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Skating on the edge of glory

Photo Courtesy of Emily Styzinski

Chicago Jazz celebrates breaking their team record at championships for U.S. synchronized ice skating.

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Unity is a key word in synchronized ice skating. Although similar to figure skating as far as judging and rules go, there can be as many as 20 skaters completing different footwork and choreography in unison. On the Chicago Jazz junior team, there are 18 skaters, three of which go to RMHS: seniors Hailey Contine and Bailey Styzinski and sophomore Emily Styzinski.

Chicago Jazz is a Chicagoland synchronized skating organization with teams for skaters of all ages and skill levels. The junior team is the highest level team. Many members have been skating with Chicago Jazz since they were toddlers.

“I really have grown up in the club,” Bailey Styzinski, who has been a member of Chicago Jazz for 13 years, said. “The coaches are like my parents, and all of the girls are like my sisters.”

Bailey Styzinski shares the ice with her real sister, Emily Styzinski, and no one else on the team can say the same.

“Skating with my sister every day is so amazing,” 11- year Chicago Jazz member, Emily Styzinski said. “We help each other on and off the ice and the support we give each other is insane.”

This year, Chicago Jazz competed at seven competitions, two of which were overseas in Neuchâtel, Switzerland and Milan, Italy. The team took first place at both.

“We were honored to take the gold at both competitions,” Styzinski said. “Every year we surprise ourselves with what we are capable [of] and by the end we realize our hard work and dedication has finally paid off.”

In addition to taking the gold at both of their overseas their short program and 100 points in their competitions, Chicago Jazz also came in first at Nationals. A major improvement from their fourth place finish in previous years.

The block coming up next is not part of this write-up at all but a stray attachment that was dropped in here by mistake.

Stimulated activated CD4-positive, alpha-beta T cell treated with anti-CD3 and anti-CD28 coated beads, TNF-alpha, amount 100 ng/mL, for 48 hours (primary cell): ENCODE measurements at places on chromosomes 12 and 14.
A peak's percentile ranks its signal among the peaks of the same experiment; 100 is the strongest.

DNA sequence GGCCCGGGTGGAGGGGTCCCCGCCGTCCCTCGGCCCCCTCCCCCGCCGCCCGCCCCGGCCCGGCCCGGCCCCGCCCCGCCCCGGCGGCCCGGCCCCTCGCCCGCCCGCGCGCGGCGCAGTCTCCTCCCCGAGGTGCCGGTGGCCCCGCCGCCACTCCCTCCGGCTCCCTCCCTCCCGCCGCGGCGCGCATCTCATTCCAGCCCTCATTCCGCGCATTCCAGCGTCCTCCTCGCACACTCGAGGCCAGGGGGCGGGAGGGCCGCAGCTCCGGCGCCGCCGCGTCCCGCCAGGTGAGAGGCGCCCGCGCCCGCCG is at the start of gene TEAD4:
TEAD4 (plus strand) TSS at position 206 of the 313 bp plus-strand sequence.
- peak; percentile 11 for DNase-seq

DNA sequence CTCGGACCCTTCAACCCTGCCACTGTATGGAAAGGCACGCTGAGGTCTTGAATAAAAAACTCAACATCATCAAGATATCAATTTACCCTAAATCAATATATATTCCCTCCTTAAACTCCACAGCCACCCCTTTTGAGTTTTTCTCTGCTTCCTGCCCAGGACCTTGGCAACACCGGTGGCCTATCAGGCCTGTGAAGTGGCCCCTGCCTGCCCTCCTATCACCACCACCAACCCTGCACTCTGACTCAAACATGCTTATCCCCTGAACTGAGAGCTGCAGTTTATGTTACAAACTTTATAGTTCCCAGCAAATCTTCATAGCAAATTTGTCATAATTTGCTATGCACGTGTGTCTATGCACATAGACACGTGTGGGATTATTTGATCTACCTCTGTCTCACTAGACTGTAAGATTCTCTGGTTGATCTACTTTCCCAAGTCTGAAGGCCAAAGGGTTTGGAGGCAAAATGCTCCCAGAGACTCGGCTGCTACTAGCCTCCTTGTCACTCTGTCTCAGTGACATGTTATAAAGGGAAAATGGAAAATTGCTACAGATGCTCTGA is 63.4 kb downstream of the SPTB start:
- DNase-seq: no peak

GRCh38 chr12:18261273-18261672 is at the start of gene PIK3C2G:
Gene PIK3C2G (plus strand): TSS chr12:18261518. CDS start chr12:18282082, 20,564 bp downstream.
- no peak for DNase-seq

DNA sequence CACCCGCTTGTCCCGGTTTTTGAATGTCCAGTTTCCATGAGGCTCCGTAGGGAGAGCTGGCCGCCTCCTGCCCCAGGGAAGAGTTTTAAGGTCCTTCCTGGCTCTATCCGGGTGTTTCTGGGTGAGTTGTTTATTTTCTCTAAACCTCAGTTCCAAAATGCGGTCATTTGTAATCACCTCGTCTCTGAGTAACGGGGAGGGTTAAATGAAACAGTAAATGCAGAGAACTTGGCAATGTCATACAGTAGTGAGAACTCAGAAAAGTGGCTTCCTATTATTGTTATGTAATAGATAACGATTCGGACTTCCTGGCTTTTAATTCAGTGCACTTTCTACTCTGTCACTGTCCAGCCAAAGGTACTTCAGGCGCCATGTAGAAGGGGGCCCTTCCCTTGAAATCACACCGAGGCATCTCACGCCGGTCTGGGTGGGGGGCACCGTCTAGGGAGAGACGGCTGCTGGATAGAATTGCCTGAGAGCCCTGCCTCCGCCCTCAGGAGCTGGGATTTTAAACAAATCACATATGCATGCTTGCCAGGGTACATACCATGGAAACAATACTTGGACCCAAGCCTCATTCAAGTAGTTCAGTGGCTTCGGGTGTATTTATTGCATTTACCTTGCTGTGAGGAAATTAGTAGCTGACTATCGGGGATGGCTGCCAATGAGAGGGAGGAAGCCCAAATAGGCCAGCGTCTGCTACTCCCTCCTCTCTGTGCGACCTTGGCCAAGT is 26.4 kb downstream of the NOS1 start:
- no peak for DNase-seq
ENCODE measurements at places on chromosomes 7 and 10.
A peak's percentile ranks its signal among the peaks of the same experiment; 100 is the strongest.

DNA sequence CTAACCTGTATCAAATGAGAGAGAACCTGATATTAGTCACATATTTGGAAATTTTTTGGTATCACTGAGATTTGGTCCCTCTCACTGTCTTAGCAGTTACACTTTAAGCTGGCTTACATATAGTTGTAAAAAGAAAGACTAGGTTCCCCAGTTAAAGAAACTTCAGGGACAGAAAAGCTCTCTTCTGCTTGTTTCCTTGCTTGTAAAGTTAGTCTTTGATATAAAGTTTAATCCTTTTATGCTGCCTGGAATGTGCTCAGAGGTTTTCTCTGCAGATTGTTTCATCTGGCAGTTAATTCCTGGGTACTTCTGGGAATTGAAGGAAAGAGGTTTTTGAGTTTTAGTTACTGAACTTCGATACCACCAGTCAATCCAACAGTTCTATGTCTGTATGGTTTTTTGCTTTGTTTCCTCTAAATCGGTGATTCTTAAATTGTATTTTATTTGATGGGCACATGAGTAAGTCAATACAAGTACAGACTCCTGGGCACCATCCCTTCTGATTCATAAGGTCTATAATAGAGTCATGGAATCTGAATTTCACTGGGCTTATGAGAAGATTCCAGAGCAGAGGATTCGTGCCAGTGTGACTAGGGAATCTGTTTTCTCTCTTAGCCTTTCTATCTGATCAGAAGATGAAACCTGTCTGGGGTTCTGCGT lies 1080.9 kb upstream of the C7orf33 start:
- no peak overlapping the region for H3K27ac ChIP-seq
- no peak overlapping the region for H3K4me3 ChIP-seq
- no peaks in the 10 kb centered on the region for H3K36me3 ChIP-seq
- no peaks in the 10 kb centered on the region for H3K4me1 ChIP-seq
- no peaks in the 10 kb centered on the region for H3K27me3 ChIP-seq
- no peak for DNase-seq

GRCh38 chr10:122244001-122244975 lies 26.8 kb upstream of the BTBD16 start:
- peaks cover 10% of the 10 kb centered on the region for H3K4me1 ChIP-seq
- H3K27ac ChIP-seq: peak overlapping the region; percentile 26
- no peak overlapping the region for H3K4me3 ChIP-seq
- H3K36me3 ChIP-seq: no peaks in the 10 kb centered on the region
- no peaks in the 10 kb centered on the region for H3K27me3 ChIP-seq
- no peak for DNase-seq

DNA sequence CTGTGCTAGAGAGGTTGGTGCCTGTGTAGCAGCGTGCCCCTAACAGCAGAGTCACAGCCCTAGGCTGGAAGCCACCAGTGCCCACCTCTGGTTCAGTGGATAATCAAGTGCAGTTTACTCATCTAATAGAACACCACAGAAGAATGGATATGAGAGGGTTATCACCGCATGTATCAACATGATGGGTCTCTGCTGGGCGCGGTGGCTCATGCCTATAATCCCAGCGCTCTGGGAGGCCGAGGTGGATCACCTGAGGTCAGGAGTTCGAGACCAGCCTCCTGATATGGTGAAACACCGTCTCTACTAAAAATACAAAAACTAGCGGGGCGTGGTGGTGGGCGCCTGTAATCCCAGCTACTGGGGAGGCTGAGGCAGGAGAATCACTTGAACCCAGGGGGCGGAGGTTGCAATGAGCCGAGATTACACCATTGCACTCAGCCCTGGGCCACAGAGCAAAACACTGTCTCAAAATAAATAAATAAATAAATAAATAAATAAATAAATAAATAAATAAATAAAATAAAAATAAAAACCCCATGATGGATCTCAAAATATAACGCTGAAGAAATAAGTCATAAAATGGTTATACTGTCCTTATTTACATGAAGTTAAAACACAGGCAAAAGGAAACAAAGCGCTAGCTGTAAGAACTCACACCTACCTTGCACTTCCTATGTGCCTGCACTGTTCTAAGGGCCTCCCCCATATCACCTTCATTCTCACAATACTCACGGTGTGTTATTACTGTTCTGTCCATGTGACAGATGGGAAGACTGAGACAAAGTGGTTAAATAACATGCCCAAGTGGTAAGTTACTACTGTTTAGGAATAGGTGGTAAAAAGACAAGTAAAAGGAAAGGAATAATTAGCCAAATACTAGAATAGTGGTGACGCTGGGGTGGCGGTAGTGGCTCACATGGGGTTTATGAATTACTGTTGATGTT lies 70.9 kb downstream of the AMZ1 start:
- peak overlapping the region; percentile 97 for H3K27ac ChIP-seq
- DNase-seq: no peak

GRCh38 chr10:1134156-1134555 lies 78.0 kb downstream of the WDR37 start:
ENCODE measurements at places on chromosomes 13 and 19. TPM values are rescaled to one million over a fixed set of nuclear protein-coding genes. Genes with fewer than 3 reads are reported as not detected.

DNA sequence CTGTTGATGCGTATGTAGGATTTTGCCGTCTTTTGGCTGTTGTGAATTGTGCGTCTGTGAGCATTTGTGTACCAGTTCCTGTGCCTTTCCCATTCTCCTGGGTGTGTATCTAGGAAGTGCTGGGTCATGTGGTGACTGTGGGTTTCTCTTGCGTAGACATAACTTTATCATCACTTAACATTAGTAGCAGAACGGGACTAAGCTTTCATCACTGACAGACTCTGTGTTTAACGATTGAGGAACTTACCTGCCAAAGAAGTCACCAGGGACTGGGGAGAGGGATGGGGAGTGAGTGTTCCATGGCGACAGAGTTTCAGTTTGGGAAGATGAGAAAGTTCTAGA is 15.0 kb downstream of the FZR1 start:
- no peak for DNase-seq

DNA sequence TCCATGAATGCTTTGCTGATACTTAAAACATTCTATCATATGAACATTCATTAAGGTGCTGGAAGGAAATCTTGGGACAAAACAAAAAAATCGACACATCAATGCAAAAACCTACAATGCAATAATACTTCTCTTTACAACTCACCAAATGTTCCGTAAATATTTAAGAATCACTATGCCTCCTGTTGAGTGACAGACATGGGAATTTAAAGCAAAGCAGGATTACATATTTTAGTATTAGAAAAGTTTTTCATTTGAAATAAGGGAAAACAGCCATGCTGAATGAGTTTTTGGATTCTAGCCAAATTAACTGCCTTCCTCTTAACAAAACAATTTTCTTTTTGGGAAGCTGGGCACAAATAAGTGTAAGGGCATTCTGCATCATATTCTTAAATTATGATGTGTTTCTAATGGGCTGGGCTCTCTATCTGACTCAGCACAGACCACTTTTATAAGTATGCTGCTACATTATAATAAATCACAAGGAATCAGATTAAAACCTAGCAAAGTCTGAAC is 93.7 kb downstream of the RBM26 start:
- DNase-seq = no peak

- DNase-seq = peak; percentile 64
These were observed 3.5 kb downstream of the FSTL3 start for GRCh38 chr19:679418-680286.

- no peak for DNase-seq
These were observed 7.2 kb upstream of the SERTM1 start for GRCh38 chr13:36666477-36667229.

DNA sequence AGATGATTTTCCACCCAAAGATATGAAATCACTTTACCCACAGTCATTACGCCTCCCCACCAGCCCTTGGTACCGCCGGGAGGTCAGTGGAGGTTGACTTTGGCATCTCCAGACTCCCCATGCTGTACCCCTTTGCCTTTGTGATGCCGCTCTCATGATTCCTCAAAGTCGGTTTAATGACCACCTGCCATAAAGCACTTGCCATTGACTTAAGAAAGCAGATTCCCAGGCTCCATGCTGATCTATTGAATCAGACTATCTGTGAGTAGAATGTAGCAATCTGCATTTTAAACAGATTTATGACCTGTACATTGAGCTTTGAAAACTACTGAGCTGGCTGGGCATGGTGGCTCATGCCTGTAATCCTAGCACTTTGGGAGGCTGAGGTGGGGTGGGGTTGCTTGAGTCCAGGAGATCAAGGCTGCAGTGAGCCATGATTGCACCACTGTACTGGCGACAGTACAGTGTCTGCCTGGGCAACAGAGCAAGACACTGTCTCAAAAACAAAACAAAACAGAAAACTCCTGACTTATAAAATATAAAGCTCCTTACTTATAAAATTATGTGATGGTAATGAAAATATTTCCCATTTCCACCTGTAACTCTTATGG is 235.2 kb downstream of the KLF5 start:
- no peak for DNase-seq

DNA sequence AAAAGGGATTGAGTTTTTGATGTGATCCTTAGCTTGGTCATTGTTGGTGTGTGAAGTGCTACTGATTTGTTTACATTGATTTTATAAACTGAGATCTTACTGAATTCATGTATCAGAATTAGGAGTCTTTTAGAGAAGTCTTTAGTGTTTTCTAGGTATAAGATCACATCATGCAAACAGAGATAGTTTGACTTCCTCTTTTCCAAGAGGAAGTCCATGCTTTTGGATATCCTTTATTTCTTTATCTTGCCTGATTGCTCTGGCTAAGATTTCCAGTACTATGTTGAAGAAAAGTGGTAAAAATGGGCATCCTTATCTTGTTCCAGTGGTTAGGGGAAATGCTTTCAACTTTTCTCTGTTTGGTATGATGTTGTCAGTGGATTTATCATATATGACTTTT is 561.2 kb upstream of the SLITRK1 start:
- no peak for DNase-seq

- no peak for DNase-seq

“We were so beyond thrilled to have broken the streak with winning first place this year,” Emily Styzinski said.

At the junior level, teams compete in two programs: the short and the long program. The short program is around three minutes, while the long program is about four. Both routines are choreographed by the team’s two coaches and developed through three to five hour practices three times a week.

“Timing, speed, endurance and pure teamwork are key for a successful season,” 10-year Chicago Jazz member, Contine said.

Practices also involve off-the-ice conditioning and ballet. In addition to regular practice, most of the girls also skate on their own every day before and after school. The tedious practice hours put in by the team are necessary, as everyone has to be on the same page in order for the routines to be executed elegantly.

“The most challenging thing about synchronized skating is having to perform physically challenging elements while staying completely in synch with 15 other girls and looking pretty while doing so,” Bailey Styzinski said. “In almost every element there is serious risk to every athlete.”

For this season, the Chicago Jazz team’s motto was “One Goal,” but they actually had a couple of goals: to earn 60 points in their short program and 100 points in their long program. They surpassed both goals at Nationals, earning 64 points in their short program and 102 points in their long program.

“We wanted to show the world that the legacy of the [Chicago] Jazz is back,” Bailey Styzinski said. “We definitely did that.”

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The online edition of the award-winning student newspaper at Rolling Meadows High School
Skating on the edge of glory